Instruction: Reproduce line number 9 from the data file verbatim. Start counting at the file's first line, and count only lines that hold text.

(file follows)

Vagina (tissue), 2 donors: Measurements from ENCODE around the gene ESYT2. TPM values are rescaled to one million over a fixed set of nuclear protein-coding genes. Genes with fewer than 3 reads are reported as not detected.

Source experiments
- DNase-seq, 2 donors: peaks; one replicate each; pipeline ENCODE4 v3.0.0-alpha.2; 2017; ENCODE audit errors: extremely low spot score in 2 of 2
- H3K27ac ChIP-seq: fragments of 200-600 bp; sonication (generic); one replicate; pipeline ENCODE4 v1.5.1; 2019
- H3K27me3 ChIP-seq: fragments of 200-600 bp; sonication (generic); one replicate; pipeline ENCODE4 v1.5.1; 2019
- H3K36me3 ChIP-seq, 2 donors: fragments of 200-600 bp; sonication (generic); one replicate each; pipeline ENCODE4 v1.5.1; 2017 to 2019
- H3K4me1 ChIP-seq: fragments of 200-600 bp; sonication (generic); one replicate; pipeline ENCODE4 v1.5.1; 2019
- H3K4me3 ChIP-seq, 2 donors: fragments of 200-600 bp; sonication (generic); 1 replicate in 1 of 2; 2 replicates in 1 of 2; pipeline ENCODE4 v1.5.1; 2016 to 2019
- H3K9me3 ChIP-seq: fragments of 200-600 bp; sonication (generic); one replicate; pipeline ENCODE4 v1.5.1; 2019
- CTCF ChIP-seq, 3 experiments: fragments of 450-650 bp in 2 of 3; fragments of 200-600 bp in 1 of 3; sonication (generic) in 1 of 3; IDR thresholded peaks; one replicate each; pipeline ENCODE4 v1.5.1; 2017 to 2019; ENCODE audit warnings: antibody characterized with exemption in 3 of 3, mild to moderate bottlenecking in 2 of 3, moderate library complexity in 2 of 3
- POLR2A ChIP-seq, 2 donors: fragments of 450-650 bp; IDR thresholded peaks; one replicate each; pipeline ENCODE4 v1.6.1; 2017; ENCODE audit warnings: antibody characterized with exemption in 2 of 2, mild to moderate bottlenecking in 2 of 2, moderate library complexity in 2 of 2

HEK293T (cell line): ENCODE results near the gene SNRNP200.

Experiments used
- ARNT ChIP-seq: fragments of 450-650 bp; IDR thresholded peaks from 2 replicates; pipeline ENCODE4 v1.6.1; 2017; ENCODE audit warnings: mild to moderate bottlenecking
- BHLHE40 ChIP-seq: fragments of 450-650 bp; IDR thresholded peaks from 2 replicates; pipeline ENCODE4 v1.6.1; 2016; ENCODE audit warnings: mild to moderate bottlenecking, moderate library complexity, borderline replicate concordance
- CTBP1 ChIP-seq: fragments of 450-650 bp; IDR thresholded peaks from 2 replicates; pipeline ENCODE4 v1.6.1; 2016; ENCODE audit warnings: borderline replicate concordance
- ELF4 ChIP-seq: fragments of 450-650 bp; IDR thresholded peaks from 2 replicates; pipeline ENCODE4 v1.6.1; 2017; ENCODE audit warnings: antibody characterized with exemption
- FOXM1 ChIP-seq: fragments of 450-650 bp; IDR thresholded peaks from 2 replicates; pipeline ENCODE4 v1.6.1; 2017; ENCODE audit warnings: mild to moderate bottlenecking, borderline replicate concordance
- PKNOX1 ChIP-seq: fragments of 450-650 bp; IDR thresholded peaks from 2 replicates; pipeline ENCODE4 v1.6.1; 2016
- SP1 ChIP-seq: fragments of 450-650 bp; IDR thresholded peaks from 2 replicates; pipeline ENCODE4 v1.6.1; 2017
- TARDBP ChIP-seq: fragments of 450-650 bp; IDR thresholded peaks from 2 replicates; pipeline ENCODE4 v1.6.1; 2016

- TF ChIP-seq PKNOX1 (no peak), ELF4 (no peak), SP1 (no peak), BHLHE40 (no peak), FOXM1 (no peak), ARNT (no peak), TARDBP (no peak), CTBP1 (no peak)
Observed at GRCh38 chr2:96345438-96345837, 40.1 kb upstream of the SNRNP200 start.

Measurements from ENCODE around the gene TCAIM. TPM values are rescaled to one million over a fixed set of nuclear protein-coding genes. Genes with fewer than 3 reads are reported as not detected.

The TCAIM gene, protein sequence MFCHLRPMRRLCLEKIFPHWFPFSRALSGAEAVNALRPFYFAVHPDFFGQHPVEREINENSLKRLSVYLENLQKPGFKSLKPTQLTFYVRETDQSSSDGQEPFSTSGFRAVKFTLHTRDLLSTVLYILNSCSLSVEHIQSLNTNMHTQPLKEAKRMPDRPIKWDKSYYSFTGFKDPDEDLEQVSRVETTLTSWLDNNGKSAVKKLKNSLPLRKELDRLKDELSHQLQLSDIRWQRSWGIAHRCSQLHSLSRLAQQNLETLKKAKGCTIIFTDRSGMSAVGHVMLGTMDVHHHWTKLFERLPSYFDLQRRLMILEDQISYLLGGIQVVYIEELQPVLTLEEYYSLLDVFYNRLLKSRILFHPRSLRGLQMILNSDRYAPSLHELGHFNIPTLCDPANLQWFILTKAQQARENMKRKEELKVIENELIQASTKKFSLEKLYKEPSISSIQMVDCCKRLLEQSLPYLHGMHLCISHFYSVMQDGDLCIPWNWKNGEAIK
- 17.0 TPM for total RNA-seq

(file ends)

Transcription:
- H3K9me3 ChIP-seq: fragments of 200-600 bp; sonication (generic); one replicate; pipeline ENCODE4 v1.5.1; 2019